My father watched computers conquer the world, and he did his part to aid in their conquest. He watched punch cards give way to magnetic tape, in fact helped to switch over; he wrote programs for researchers; he did data preparation for Alan Lomax, weighing and assigning variables to data so it could be more easily manipulated, a task that required a great deal of training, even, perhaps, craftsmanship. He learned FORTRAN and became an expert in finding errors in the programs researchers wrote for themselves. He stayed up late underground in Columbia University’s Computer Center, below Uris Hall, playing with computers. He thought it was a joke, or else a piece of true idiocy, when he heard about plans for “computer text manipulation.” Why would you use the enormous computational power of a computer to write?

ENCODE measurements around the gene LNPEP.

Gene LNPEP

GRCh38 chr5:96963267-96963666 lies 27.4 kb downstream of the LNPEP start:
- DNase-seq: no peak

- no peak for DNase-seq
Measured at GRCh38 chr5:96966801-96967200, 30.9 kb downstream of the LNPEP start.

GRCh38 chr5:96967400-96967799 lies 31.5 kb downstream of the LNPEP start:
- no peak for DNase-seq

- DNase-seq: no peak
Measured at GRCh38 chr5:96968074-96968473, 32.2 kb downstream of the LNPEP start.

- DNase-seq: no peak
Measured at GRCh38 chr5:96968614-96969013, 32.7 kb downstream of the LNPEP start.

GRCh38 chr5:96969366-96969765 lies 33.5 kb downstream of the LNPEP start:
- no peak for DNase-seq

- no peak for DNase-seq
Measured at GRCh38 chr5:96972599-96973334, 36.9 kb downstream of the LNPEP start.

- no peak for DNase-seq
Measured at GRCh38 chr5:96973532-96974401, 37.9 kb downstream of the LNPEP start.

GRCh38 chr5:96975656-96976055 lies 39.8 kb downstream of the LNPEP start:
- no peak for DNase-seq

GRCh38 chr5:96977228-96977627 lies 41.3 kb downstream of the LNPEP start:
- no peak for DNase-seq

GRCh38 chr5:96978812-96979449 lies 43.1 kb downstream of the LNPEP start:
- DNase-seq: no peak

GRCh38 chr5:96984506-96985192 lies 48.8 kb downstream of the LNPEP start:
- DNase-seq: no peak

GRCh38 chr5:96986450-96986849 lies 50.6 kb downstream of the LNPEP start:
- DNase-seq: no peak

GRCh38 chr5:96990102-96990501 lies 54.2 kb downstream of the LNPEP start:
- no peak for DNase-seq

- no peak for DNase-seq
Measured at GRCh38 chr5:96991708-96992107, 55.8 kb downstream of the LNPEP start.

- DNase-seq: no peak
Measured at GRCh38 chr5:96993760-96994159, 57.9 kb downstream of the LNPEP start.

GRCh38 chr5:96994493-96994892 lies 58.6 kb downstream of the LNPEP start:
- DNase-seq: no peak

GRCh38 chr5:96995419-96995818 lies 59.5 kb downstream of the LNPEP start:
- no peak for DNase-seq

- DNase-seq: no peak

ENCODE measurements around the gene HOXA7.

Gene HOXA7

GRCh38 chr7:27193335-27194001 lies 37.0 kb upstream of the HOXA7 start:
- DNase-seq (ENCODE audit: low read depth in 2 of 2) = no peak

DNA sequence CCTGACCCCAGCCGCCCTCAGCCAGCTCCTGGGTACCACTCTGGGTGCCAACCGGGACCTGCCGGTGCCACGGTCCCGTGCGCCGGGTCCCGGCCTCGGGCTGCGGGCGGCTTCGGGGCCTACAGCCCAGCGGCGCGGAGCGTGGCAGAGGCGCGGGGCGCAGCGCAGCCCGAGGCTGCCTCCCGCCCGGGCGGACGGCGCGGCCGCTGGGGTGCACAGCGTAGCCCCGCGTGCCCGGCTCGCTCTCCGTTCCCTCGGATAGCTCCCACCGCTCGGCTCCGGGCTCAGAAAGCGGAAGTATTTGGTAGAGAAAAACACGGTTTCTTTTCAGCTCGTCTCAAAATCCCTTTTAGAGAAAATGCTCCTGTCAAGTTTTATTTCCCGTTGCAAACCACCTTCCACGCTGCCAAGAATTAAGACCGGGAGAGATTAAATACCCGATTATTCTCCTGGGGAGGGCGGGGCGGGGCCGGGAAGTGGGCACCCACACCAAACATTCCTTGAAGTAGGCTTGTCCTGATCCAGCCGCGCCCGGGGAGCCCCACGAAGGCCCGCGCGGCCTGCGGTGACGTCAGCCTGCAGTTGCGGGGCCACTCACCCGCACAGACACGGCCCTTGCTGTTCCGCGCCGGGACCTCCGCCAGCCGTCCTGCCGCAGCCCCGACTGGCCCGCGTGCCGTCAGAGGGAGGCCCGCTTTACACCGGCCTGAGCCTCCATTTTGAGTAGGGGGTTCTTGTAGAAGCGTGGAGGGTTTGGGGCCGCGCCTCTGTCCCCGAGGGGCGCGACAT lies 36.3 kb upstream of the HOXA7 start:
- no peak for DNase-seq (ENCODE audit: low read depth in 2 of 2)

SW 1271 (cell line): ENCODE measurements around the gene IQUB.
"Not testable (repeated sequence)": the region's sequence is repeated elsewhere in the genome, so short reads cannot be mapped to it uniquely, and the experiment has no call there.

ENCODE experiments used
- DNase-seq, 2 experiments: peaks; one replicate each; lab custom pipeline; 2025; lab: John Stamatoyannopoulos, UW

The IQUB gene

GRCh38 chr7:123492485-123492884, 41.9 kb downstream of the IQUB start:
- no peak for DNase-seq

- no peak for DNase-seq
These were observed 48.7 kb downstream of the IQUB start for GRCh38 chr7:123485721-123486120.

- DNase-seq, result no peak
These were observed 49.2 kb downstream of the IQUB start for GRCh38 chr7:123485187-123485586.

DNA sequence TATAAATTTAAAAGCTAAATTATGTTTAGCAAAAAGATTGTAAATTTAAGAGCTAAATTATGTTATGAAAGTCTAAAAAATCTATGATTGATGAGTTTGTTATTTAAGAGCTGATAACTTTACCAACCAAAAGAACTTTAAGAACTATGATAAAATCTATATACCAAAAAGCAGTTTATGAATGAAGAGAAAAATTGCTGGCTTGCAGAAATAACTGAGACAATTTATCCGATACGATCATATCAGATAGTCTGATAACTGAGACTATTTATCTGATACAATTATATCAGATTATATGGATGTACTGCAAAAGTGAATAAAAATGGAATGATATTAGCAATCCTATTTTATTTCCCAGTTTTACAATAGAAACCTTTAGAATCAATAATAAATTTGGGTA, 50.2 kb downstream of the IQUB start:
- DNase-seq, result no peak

To hear him tell it, computers in the sixties were something akin to classical music, like a secret club, but an open secret that anyone could learn about if he or she wanted—a haven for interesting, bizarre people, when “nerds were just nerds,” as he put it, “not stars.” The discipline attracted strange characters, many who wanted, like my father, to be free: free time was the watchword of the era. He read articles in self-serious magazines about how people would have so much free time in the future they wouldn’t know what to do with it, and that all this free time would become a grave social problem.